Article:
Google has declared war on the independent media and has begun blocking emails from NaturalNews from getting to our readers. We recommend GoodGopher.com as a free, uncensored email receiving service, or ProtonMail.com as a free, encrypted email send and receive service.
02/10/2019 / By Isabelle Z.
The business practices of Big Pharma are abhorrent, but some people manage to avoid falling victim to the inflated prices of brand-name medications by getting generic pills. Unfortunately, that is looking less and less like a viable alternative as more information about extensive price fixing among generic drug companies comes to light. Now, the makers of generic pills are facing a federal antitrust case brought about by 45 different states.
The attorneys general of the states in question are accusing nearly 20 generic drug makers of illegally collaborating to hike the prices of their drugs. According to the suit, which was first reported by Business Insider, employees at rival firms conspired in close communications about ways to increase their prices on drugs used to treat conditions like diabetes, insomnia, anxiety, heart failure, and epilepsy.
Their actions saw the prices of common drugs rise by 1,000 percent or more, with patients and taxpayers footing the bill. The lawsuit alleges they violated federal and state laws related to competition and consumer protection.
In one example mentioned in the civil suit, New Jersey drug company Heritage Pharmaceuticals contacted a rival’s vice president to “discuss strategy” related to how the price for a bone disease drug should be set. They found out how the rival was setting the price for its version of the medication and talked about how they could divide up the market to limit competition.
The lawsuit accuses some major pharmaceutical companies of this type of behavior, including Mylan, Novartis and Teva. Employees allegedly communicated via emails, text messages, phone calls and LinkedIn to find ways to hike the prices of a variety of generic medications. A criminal investigation by the U.S. Department of Justice is also underway.
Two of the higher-ups at Heritage Pharmaceuticals, former president Jason Malek and ex-CEO Jeffrey Glazer, have already pleaded guilty to charges including price fixing, anti-competitive conduct, and bid-rigging in different criminal actions and are reportedly cooperating with investigators.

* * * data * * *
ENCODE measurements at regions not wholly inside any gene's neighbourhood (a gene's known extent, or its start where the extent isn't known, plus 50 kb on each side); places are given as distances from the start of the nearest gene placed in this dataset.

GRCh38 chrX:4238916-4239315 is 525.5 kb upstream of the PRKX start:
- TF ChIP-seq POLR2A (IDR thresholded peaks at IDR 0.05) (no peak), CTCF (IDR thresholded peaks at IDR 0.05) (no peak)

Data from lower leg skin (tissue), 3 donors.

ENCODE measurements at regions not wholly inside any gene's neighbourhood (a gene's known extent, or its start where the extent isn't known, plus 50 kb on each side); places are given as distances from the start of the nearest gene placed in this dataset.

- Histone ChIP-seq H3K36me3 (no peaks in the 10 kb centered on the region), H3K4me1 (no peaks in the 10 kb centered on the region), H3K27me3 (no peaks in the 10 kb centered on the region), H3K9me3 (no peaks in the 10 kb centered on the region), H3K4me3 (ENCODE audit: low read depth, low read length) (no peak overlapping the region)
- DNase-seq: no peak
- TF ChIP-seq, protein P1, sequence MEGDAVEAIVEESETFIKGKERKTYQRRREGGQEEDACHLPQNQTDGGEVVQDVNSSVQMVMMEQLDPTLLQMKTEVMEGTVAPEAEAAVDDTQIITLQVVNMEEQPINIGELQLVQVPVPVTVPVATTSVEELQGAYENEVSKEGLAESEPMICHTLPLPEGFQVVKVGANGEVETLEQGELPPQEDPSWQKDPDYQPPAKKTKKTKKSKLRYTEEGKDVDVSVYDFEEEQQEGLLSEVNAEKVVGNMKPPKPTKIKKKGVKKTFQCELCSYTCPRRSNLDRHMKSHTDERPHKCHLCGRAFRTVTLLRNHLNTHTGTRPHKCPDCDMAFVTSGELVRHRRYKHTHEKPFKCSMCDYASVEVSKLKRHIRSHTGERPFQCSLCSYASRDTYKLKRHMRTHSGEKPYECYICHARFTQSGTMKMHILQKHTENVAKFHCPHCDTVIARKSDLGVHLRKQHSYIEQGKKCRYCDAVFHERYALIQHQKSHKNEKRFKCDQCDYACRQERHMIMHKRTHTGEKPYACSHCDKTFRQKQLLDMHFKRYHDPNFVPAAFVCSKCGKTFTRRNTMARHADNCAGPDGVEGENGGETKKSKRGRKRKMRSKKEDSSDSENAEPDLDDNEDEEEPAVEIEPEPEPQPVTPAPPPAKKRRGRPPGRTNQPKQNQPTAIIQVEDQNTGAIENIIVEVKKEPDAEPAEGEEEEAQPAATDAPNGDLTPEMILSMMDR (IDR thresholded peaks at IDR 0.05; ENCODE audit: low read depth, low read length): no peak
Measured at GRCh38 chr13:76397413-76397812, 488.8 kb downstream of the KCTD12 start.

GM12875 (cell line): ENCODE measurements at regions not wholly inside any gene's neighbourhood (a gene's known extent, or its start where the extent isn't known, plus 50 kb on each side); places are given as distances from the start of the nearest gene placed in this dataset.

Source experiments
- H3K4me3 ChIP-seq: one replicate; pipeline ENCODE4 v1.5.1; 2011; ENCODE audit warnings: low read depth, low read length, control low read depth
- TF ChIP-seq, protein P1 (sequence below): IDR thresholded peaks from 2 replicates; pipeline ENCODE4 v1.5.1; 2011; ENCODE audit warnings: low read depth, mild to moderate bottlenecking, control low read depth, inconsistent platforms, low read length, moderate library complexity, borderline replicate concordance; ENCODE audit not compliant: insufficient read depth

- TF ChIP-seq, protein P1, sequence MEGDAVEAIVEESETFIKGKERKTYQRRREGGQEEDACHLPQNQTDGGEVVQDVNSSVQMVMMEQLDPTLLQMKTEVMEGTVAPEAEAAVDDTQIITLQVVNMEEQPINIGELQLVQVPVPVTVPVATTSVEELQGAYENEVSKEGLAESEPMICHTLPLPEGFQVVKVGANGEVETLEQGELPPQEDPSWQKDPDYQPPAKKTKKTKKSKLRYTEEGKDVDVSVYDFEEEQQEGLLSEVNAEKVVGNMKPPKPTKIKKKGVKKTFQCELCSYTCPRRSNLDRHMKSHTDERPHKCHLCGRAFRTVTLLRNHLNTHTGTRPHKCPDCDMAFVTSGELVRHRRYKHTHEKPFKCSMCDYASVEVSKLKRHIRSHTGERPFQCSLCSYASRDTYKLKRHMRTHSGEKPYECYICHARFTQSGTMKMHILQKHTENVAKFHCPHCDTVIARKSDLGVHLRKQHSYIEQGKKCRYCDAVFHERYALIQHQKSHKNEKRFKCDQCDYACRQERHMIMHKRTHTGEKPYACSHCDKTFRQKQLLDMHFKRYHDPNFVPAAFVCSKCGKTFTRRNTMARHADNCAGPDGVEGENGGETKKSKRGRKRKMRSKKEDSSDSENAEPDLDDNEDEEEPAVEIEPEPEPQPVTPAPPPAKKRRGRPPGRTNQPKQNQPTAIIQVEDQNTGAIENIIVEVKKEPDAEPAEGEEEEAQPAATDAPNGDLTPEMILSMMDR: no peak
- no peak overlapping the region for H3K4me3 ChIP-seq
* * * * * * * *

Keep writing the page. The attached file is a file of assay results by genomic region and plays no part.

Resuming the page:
These cases have cast generic drugs in a very negative light. As cheaper versions of brand-name meds that are made once their patents expire, they are considered by many to be a better alternative to their higher-end counterparts. Generic drugs have generally escaped the scrutiny and criticism lobbed at brand-name pharmaceuticals over their pricing practices and have been thought of as a market-based way of bringing down high drug costs through competition. Unfortunately, when generic drug makers are colluding to undermine this type of competition, everyone loses.
The lawsuit alleges that the generic drug manufacturers used their own type of inside terminology to refer to their collusion. For example, they talked about “playing nice in the sandbox” when referring to complying with their price fixing arrangements, with all drug makers expected to agree on drug prices and ensure everyone made a tidy profit.
According to the suit, Malek contacted Teva about a drug used for epilepsy, glaucoma and heart failure known as acetazolamide ER. The two firms ended up taking almost 80 percent of the market for this drug, and the attorneys general who brought the suit about say that Malek and the Teva employee agreed that if Heritage raised prices, Teva would do the same or at least agree not to try to take their customers by underbidding them.
They also discussed raising the price of an antifungal medication known as nystatin. This eventually led to Teva doubling the drug’s price after sharing information with its two main rivals for the medication. After receiving a text message complete with a smiley face informing them of the plan, Sun Pharmaceutical then raised its own price of the drug.
An employee of Sun also contacted Heritage to say they would temporarily stop manufacturing an antibiotic, paromomycin. In response, Malek instructed another Heritage employee to raise the price of the drug as Sun was its only competitor for that particular medication. The lawsuit also alleges that Heritage and Mylan worked together to keep the price of an acne drug, Doxy DR, high.
Generic drug makers saw shares drop sharply earlier this month on the news that the lawsuit had expanded into a huge probe into price fixing throughout the industry, encompassing more than 300 drugs.
An assistant attorney general in Connecticut, Joseph Nielsen, said: “This is most likely the largest cartel in the history of the United States.”
In one example cited in a report about the developments, the price of a common asthma medication was raised by 3,400 percent. With generic sales totaling roughly $104 billion this year alone, overbilling even a small fraction of these sales would amount to billions of dollars in extra costs for patients.
Whether you buy brand-name drugs or generic pills, being at the mercy of profit-obsessed pharmaceutical companies is always a losing proposition. It’s not just your wallet that’s at stake; many of their so-called “solutions” cause side effects that keep you coming back for more and more drugs to treat problems you never had in the first place. That’s why natural treatments are so popular these days – they’re typically safer, more effective, and a lot cheaper than drugs made in a lab.
See PrescriptionDrugs.news for more news coverage of Big Pharma’s mass medications.
Sources for this article include: